Discovering the style of your house will aid in replacing missing ornamentation and in making compatible additions and changes. The more you know about the history of your house before you begin rehabilitation, the more successful and gratifying your project will be.
Identifying The Style Of Your House
The first step in identifying the style of your house is to take a good look at the outside. Take note of the roof shape, the arrangement of the windows and doors, the basic shape of the building, the materials and the details.
Keep in mind that your house may have changed since it was built. It may have a different type of siding, ornament may have been removed or added, or windows may have been changed. It is often possible to determine the style of an altered house by its shape and roof type.
Knowing the year it was built could be helpful.
After considering these factors, look at the different styles in the links above and find the house that most closely resembles yours. Your house will probably not be exactly like any of the examples shown. Look for similar shapes, materials, and details. Then read the description of that style to find out more about its history and specific characteristics.
Art Deco buildings are brick or stone and are characterized by geometric decoration. Moderne, a style that followed Art Deco, is closely related but lacks the intricate geometric Art Deco ornamentation.
Spanish Mission houses are one-and-a-half to two-and-a-half stories high, square or rectangular in plan, and have gable or hip roofs covered in red, green or orange ceramic tiles (or in metal, fabricated to simulate tile), or flat roofs.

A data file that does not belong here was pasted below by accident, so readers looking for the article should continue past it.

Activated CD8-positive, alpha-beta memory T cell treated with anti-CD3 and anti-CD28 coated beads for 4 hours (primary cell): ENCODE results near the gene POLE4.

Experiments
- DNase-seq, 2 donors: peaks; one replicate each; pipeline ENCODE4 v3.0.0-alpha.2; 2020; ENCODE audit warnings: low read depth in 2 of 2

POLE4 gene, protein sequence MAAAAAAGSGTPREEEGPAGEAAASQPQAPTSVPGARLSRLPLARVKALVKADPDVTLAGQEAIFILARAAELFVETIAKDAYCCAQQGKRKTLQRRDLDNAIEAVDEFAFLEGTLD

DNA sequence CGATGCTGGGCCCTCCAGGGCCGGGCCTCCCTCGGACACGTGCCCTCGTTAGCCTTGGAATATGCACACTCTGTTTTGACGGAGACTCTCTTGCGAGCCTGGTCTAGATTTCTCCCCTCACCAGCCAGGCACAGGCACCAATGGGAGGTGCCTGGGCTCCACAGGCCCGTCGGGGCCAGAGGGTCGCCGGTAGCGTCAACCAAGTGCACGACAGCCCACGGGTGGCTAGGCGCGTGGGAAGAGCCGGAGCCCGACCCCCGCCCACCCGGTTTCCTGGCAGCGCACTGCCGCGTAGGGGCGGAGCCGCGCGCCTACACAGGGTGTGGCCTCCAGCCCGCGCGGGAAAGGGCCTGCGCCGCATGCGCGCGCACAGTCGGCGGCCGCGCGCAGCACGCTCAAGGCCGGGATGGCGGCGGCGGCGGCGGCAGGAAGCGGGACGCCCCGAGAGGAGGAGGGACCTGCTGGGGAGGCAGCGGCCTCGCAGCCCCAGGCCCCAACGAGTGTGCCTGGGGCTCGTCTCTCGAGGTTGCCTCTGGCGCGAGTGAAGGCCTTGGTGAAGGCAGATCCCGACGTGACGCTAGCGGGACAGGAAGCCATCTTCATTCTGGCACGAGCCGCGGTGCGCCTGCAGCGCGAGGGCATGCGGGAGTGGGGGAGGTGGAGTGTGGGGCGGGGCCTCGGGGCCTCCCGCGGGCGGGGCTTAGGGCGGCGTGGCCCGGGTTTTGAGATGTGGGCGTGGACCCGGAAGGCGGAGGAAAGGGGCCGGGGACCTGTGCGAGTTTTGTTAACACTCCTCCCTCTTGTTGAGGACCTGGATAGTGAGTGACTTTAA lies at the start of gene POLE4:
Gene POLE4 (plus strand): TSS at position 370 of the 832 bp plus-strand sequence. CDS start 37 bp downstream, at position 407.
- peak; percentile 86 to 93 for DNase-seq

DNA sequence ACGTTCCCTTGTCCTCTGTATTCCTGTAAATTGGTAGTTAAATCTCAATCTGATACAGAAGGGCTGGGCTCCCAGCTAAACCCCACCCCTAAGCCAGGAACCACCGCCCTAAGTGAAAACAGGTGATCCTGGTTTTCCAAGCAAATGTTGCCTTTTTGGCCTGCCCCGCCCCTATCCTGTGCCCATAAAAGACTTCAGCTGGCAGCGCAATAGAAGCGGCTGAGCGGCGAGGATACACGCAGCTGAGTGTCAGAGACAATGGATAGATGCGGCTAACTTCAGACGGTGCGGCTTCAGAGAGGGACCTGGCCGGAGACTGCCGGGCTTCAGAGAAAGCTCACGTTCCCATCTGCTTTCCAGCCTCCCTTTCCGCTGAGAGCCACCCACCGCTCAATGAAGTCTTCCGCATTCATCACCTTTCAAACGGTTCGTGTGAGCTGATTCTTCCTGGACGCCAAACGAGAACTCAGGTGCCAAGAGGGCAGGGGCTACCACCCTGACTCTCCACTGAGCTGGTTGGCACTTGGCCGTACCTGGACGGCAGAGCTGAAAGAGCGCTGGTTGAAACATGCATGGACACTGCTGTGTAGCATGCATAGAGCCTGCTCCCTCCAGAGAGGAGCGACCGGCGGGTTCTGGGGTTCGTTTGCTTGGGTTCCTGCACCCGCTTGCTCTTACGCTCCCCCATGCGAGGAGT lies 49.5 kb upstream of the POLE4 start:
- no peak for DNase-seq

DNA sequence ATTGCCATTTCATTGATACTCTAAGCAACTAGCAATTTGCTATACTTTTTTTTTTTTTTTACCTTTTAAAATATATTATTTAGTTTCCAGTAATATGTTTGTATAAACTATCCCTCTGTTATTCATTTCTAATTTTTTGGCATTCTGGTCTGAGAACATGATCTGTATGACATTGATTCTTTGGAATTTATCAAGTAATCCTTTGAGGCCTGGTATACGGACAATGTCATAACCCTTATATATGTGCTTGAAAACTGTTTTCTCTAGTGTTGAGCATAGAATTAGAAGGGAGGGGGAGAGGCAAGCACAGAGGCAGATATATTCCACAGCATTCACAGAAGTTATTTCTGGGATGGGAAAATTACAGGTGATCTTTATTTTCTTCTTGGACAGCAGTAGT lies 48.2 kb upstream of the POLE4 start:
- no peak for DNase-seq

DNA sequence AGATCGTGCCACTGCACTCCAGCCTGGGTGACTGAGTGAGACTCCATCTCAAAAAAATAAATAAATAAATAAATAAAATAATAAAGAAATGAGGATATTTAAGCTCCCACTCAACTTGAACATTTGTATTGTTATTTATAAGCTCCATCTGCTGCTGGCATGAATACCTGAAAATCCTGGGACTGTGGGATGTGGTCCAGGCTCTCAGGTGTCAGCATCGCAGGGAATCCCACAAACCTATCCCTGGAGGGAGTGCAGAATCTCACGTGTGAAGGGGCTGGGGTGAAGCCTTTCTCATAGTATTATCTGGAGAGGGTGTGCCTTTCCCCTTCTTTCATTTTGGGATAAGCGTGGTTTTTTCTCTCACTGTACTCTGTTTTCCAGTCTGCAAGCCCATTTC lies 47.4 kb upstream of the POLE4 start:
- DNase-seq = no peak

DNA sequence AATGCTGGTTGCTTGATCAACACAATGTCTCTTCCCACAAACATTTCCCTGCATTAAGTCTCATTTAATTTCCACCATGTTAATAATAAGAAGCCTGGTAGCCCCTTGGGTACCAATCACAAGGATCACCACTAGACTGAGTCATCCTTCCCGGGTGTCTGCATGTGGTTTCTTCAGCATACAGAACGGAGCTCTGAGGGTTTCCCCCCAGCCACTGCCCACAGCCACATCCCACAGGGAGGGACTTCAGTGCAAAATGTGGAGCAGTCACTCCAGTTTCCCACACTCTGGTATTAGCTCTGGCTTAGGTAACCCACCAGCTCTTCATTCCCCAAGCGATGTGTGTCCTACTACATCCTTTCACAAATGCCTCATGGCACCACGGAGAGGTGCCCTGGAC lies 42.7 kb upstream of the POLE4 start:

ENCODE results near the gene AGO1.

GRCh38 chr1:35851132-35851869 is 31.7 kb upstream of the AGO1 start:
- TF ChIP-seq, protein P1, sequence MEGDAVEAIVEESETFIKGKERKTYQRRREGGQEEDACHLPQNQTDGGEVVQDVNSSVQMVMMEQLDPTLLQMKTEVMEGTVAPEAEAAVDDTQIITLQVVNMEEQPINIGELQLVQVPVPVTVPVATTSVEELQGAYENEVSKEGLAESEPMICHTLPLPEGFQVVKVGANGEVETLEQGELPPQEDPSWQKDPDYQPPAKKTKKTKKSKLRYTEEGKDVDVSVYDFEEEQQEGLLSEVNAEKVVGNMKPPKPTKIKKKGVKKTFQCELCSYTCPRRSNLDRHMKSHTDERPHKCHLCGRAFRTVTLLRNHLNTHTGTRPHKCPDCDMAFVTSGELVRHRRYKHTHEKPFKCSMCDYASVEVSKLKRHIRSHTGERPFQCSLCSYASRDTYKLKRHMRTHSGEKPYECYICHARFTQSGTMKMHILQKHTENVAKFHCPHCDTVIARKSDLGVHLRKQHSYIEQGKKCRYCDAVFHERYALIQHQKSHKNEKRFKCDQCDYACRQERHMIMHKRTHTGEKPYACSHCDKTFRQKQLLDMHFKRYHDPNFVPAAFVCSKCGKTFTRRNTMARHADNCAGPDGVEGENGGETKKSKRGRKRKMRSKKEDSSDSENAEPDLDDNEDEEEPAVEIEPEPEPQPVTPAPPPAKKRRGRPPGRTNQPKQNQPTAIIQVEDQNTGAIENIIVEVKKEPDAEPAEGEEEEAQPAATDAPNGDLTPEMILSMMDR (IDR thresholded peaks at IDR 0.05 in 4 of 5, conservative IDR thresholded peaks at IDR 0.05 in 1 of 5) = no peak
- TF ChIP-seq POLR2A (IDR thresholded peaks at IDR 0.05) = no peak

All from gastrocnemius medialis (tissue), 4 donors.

Tudor Revival houses come in various sizes from one-and-a-half story cottages to two-and-a-half story mansions.
The standard Bungalow is square or rectangular in plan, one-and-a-half stories high, with a low pitched gable or jerkin-head roof, wide roof overhangs and gable or jerkin-head roofed front porch.
Houses of the Prairie style are characterized by an overall horizontal emphasis achieved by low proportions, low-pitched or flat roofs with wide overhangs, banded casement windows, and low, massive chimneys.
Colonial Revival is used to describe houses based on designs from the Colonial period in American history.
Swiss Chalet houses are typically square or rectangular in plan, two-and-a-half stories high, have low pitched roofs with front gables, and wide eaves supported by decorative brackets.
Chateau houses are massive, two-and-a-half story buildings with steeply pitched hip roofs and smooth stone walls.
The chief feature of Richardsonian Romanesque buildings is the heavily emphasized round Roman arch.
Queen Anne houses are brick with wood shingled or stuccoed upper floors, or wood with surfaces variously sided with clapboards and an assortment of shingle patterns. Evolving from Queen Anne was a style that exhibits many of its characteristics, the Shingle style.